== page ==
Each day in the month of August we’ll be examining a different NHL team — from looking back at last season to discussing a player under pressure to identifying X-factors to asking questions about the future. Today we look at the Pittsburgh Penguins.
44-26-12, 100 points (3rd in the Metropolitan Division, sixth in the Eastern Conference)
Playoffs: Lost in four games to the New York Islanders in the first round.
Anytime you have Sidney Crosby, Evgeni Malkin and Phil Kessel on your roster, expectations are going to be high for your hockey club. Unfortunately for the 2018-19 Penguins, they didn’t live up to the hype.
The Pens won two of the first five games of the regular season, but they seemingly got back on track by sweeping f four-game road trip that took them through Toronto, Edmonton, Calgary and Vancouver. They followed that up by dropping their last game of October and the first four games of November. That’s pretty much how the season went for the Penguins. They appeared to be stuck in the mud during long stretches.
Pittsburgh made the playoffs, but they were quickly swept by their division rivals, the New York Islanders, in the opening round. With that kind of ending to their season, we knew that changes would be coming. They never seemed to get the chemistry down. From new players to veterans, they never looked like the dominant Penguins we’ve grown accustomed to seeing.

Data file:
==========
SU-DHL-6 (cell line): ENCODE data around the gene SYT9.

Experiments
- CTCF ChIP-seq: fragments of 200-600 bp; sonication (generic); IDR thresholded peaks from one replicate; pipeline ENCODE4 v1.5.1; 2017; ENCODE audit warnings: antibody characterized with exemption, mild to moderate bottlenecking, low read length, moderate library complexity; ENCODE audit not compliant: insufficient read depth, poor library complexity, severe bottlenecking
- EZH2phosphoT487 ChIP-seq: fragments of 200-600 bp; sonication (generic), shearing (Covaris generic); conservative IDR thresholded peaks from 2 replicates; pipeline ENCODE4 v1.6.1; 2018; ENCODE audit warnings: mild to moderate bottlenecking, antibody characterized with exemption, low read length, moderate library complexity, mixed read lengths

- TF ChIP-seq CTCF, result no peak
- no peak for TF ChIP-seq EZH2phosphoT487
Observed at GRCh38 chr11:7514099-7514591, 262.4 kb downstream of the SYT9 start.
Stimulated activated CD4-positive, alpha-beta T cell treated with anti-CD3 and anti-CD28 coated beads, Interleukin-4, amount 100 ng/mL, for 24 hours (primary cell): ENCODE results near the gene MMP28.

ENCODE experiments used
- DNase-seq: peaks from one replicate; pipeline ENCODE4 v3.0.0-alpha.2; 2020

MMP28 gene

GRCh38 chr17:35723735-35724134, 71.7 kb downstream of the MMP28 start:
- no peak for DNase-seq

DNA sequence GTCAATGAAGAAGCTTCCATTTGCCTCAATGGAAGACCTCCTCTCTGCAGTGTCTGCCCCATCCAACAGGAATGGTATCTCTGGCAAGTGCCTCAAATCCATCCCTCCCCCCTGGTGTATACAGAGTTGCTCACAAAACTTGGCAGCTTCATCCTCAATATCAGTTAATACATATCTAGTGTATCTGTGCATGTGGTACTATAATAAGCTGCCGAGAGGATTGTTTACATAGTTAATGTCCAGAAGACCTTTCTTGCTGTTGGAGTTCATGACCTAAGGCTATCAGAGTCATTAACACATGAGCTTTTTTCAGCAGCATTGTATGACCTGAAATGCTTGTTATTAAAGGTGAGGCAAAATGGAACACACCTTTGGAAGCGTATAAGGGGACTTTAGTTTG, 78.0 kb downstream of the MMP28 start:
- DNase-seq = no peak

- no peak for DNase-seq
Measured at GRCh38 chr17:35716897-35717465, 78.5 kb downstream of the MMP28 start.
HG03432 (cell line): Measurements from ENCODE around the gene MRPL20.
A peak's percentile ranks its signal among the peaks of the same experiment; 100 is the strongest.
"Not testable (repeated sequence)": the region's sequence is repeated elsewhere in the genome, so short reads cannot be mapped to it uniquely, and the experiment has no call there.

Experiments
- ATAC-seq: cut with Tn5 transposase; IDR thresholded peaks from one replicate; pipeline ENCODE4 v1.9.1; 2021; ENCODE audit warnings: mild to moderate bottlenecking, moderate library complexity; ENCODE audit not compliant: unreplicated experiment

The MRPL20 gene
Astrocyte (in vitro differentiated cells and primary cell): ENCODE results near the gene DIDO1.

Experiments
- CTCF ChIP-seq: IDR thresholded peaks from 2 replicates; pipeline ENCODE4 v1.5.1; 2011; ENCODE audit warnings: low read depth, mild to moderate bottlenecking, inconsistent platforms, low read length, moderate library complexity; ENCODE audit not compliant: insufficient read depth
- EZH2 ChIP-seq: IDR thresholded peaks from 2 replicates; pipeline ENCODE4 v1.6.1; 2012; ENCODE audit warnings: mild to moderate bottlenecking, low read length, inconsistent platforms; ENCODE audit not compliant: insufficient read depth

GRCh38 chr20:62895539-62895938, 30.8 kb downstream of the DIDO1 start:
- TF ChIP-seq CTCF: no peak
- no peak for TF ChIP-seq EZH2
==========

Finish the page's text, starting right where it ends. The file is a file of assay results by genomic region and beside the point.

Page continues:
One of the players that didn’t look like himself was Malkin. Yes, he finished with 72 points, which most players would be thrilled with, but he wasn’t his usual dominant self. There were whispers about him potentially being moved, but that never materialized this summer.
“We just felt that as a group, we didn’t come together the way we should have or could have in order to maximize the potential of our group,” head coach Sullivan said, per NHL.com. “It’s not any one person or two people’s fault. It’s the responsibility of everybody involved to make sure that they’re making a positive contribution in that regard.
So they decided to make some significant moves this offseason. General manager Jim Rutherford traded Kessel to Arizona for Alex Galchenyuk and he also spent significant money and term to land free-agent Brandon Tanev, who adds size and strength to the group. Olli Maata was also traded away to Chicago for Dominik Kahun.
Getting Galchenyuk, Kahun and Tanev comfortable will be a priority, but those three players need to come in and be difference makers for a veteran team that needed some new blood.
Can the Penguins become the team to beat in the Metropolitan Division, again? On paper, it sure look like they can, but they have a lot to prove this season.